The directorate of soil conservation will implement projects on three hillocks of the city to check soil erosion, which is expected to cost Rs 5 crore.
The state forest department, IIT Guwahati, Guwahati Municipal Corporation (GMC) and Guwahati Metropolitan Development Authority (GMDA) will collaborate for implementation of the projects.
Gitanagar, Jyoti Nagar and Kahilipara hillocks have been selected initially for implementation of the projects.
“The idea is to check the downhill flow of water and reduce its speed till it falls in the drains. When the water comes down at great speed, it carries with it silt that clogs the drains,” additional director of directorate of soil conservation Jiten Malakar said.
“We are working on ideas like checking the speed of water cascading down a hill and then channelling it into the drains, being constructed on the hills. With the help of silt trapping, rainwater will not carry the silt to the main drains of the city. Blanketing the slopes with jute nets will further strengthen the slopes against erosion. The jute nets will have holes in it to help plants grow and strengthen the slopes. However, the nets will decompose with time,” Malakar said.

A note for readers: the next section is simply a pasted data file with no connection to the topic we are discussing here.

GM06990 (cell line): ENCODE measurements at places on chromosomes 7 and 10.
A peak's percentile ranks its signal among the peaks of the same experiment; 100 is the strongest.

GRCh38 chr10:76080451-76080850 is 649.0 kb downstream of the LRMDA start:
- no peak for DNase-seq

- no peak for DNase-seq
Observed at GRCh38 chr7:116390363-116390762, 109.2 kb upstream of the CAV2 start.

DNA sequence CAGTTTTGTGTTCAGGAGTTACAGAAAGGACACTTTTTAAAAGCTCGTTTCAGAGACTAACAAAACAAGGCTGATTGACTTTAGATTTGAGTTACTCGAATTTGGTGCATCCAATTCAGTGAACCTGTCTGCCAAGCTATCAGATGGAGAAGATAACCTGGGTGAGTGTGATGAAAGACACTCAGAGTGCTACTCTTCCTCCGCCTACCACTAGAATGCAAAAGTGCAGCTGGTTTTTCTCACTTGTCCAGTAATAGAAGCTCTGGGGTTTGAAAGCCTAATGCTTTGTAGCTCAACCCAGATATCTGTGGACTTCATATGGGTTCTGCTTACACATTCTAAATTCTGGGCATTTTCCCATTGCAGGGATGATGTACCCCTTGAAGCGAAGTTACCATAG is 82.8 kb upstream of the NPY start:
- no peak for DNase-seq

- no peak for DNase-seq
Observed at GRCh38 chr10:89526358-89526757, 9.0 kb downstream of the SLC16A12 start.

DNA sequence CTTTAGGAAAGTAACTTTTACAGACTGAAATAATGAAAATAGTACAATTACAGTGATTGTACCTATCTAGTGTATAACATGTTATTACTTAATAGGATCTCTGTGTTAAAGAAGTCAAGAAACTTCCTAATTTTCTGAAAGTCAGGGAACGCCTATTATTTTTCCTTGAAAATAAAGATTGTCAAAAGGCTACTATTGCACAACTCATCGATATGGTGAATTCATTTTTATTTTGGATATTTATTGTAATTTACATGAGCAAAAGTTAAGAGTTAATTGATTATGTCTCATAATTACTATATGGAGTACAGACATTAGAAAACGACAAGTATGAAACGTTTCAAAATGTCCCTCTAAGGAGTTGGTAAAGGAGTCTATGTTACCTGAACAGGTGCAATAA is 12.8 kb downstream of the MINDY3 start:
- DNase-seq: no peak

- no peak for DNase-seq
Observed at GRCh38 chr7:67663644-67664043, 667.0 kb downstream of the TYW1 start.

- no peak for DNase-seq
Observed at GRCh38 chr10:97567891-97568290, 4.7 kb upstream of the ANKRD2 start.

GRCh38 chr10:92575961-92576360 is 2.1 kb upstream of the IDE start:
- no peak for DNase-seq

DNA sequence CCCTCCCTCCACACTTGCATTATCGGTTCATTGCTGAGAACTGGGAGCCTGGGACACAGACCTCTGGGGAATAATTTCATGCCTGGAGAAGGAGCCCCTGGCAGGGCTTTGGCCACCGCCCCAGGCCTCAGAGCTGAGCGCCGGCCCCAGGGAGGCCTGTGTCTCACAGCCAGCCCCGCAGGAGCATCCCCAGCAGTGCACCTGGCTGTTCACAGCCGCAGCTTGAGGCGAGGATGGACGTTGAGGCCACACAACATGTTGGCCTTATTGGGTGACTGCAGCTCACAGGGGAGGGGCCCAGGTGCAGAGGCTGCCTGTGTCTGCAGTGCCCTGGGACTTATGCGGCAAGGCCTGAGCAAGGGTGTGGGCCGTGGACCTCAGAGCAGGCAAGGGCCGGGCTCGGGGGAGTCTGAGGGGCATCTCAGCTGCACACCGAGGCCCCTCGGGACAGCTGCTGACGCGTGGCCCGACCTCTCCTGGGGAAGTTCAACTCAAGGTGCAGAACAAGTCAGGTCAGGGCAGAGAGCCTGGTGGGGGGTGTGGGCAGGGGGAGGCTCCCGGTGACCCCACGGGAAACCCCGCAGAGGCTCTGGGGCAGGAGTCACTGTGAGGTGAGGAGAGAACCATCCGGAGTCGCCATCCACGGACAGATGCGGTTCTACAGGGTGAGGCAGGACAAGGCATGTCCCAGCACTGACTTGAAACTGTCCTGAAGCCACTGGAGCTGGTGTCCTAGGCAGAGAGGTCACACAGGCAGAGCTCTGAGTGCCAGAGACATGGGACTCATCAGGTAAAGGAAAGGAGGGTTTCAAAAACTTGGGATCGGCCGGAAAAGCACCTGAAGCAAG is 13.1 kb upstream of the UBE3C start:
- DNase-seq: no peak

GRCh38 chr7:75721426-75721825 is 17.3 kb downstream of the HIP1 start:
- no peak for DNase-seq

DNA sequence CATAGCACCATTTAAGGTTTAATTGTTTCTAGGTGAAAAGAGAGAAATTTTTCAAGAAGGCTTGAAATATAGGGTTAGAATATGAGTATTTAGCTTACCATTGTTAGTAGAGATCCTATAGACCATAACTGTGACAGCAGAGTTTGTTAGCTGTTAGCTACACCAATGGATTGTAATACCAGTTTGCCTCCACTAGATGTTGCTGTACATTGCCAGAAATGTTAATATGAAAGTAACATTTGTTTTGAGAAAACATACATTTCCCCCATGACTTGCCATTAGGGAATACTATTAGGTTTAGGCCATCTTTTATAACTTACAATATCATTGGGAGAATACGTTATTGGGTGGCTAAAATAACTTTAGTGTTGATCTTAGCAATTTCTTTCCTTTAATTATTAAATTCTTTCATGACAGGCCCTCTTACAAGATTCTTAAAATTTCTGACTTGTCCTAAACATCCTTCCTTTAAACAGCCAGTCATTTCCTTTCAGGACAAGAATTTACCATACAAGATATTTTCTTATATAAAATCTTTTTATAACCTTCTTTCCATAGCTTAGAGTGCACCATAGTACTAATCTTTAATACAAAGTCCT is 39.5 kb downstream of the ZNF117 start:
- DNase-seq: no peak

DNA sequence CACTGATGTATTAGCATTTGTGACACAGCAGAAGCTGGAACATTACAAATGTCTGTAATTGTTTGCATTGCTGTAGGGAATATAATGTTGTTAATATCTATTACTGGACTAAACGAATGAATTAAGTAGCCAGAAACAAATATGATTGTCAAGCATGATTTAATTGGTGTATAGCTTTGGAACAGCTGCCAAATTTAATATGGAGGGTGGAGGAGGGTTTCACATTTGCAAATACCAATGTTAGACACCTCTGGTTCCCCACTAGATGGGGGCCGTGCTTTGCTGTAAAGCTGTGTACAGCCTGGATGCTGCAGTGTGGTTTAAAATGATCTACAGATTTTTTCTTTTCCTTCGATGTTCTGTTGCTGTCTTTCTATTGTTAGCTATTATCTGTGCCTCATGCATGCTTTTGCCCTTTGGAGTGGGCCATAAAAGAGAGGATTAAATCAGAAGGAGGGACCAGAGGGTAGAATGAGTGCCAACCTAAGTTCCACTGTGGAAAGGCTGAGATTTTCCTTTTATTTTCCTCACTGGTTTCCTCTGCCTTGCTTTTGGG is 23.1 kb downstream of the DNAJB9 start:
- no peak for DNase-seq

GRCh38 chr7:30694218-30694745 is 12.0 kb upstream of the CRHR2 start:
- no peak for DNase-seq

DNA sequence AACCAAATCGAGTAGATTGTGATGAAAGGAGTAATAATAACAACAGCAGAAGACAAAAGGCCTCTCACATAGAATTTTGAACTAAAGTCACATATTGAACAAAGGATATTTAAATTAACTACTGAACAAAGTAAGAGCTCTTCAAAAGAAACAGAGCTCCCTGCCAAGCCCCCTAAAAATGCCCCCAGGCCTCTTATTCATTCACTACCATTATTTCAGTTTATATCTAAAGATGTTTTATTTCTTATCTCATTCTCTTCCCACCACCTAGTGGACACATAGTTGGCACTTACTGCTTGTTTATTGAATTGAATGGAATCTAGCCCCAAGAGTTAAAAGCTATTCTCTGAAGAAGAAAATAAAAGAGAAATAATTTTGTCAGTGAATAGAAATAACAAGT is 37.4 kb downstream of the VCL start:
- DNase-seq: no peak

Guwahati has around 366 sites which are vulnerable to soil erosion. Last year, the district administration carried out mass awareness programmes on different vulnerable sites.
A campaign was organised by the directorate of soil conservation on its premises in the city on Thursday where officials of the Assam State Disaster Management Authority (ASDMA), Assam Engineering College (AEC) and the zoo were present.
“People living on the hills can construct their own water reservoir. They can channel the flowing water into the reservoir. People should check all aspects, especially safety, while building a house on the hills. Earth-cutting near a slope should also take place without harming the stability of the soil and the slope,” AEC associate professor Diganta Goswami said.
“The drains in Guwahati, designed according to the earlier population of the city, should now be modified. The drains are also not linked with each other. Excessive water in a particular drain cannot make way to other drains. Retaining walls on a slope should have weep holes so that water can seep from a particular household to the drains. Walls without holes will build up pressure on the loose soil which may result in the wall to cave in,” an ASDMA official said.